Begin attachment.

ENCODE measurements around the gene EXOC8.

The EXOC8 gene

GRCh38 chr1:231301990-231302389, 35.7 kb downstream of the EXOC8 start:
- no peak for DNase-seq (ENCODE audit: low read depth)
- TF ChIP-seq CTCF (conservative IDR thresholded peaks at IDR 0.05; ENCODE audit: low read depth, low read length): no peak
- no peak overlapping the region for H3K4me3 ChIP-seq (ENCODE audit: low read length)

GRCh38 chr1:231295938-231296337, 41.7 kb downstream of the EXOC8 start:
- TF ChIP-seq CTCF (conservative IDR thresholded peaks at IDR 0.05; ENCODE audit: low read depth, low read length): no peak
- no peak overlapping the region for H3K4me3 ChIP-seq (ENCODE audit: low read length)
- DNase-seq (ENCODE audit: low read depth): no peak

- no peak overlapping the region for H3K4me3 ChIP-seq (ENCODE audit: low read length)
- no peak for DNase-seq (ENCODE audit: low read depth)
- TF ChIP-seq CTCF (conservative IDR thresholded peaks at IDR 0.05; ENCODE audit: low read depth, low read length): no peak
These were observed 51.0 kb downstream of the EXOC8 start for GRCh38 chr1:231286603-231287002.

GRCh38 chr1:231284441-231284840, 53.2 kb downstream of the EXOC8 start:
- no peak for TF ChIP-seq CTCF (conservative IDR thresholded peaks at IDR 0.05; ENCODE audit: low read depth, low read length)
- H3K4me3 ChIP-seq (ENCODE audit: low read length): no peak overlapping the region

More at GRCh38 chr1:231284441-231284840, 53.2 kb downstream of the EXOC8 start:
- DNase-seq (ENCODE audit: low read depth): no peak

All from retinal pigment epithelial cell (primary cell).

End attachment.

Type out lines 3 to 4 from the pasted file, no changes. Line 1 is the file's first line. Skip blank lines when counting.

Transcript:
GRCh38 chr1:231301990-231302389, 35.7 kb downstream of the EXOC8 start:
- no peak for DNase-seq (ENCODE audit: low read depth)